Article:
The study found that self-reported depression and anxiety levels were higher in younger adults, those living alone, those with lower household income, and those with an existing mental health diagnosis. They have also been higher in women than men, in those living in urban areas, and in people living with children compared to those living just with adults.
Additional studies from Swansea University and University of Manchester, and University of Sheffield and Ulster Univerity also suggest that social distancing measures have led to heightened feelings of anxiety and depression amongst the general public.
Loneliness occurs when there is a gap between our actual and desired social relationships. Social distancing can make people more prone to loneliness, through enforced reduced physical contact with family and friends.
At the beginning of April, the Mental Health Foundation conducted a representative survey of 2,221 UK adults, and found that one in four people had experienced feelings of loneliness in the past 2 weeks. Young people were three times more likely to have experience loneliness, with 44% feeling this way.
Loneliness has increased during previous pandemics. For example, a study of 1,932 people quarantined during the 2003 SARS outbreak in Canada found that 39% reported feeling lonely.
Loneliness is linked to poor health and has been estimated to be as damaging as smoking 15 cigarettes a day. It often co-occurs alongside other lifestyle factors (such as smoking), therefore these health risks might not necessarily apply to loneliness as a result of short-term measures. However, they may be potential risks for extended periods of social distancing.
Expert opinion and commentary suggest that the COVID-19 outbreak may also have consequences for addiction, obsessive compulsive disorders (OCD) and eating disorders. However, research evidence that is specific to the outbreak is not available yet.
People may be more at risk of forming addictions or relapsing from recovery. The current strain on health services may mean that those facing addiction are reluctant to seek help, and reduced social contact means that friends and family are less likely to notice.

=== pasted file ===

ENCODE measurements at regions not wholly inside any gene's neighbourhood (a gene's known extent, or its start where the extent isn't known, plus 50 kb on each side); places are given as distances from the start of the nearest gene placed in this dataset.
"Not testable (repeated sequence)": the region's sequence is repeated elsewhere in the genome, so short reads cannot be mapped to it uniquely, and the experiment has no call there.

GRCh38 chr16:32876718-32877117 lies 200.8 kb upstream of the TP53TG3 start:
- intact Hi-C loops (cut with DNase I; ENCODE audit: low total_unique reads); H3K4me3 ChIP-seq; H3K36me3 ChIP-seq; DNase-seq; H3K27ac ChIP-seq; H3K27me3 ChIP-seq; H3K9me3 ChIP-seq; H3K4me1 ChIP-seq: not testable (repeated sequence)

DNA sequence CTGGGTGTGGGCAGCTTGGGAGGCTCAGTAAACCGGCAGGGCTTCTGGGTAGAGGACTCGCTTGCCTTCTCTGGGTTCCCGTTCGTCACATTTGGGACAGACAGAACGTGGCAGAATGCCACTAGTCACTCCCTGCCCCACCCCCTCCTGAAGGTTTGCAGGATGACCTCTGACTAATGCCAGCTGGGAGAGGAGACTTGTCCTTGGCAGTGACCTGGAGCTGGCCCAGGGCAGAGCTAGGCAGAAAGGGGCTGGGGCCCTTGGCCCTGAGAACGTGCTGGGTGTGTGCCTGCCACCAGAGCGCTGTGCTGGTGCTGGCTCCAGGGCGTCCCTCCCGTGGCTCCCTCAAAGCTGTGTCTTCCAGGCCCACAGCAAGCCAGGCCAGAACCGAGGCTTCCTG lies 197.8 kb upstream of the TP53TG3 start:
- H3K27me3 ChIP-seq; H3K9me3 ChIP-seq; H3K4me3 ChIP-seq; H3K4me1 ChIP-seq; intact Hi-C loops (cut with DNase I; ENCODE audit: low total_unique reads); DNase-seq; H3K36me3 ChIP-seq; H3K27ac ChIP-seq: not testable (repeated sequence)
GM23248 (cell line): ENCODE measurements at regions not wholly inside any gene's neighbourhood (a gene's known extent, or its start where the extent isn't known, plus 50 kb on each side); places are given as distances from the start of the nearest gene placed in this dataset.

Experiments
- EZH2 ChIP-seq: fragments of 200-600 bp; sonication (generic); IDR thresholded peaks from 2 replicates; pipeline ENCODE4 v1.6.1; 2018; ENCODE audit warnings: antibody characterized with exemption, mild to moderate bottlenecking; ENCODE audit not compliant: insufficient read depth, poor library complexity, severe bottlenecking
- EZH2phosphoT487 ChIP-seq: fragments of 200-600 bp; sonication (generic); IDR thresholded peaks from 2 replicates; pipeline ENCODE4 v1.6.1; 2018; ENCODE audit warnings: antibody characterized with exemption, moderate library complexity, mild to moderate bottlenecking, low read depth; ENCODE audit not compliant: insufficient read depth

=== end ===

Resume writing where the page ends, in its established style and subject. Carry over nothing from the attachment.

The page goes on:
Increased alcohol consumption can lead to addiction. A representative UK survey of over 2,000 people commissioned by Alcohol Change UK found that one in five have been drinking more often during lockdown, and one in five daily drinkers have increased the amount they drink. This carries health risks for the individual and others in the household. Alcohol misuse has been shown to increase the risk of domestic violence and one in 14 respondents felt that alcohol has worsened tensions during lockdown.
Cancelled sports events could lead to gamblers turning to online casinos (which carry higher rates of addiction). Clean Up Gambling commissioned a survey of over 1,000 people. They found that 39% of regular gamblers were gambling more since the start of the COVID-19 outbreak, and 41% had signed up to new gambling accounts. At the end of April, the Betting and Gaming Council (a UK industry standards body) announced a six-week removal of all their members’ advertising from broadcast in order to safeguard those at risk.
Obsessive compulsive disorders (OCD)
Those with OCD can have a wide range of obsessions and compulsions. Uncertainty from a crisis can trigger compulsive behaviours used to feel more in control. The threat of unknowingly spreading COVID-19 can cause distress, as those with OCD often feel an intense responsibility towards others. A news article suggests that advice to wash hands ritualistically to ‘keep people safe’ can be stressful for those who have trained themselves out of compulsive handwashing routines.
Mental health practitioners have warned that this time can be particularly difficult for those who have a history of disordered eating. UK charity Beat has reported a 35% increase in people contacting its services and an 80% increase in people reaching out via social media since social distancing measures were announced. Anxiety and the need for control can trigger harmful relationships with food, which may be exacerbated by food availability and disruptions to mealtime routines.
Who is at risk?
Anybody can be affected by a mental health condition or decreased well-being. Approximately 1 in 4 people in the UK will experience a mental health problem each year. However, there are some groups that may be particularly susceptible during the current measures. These include: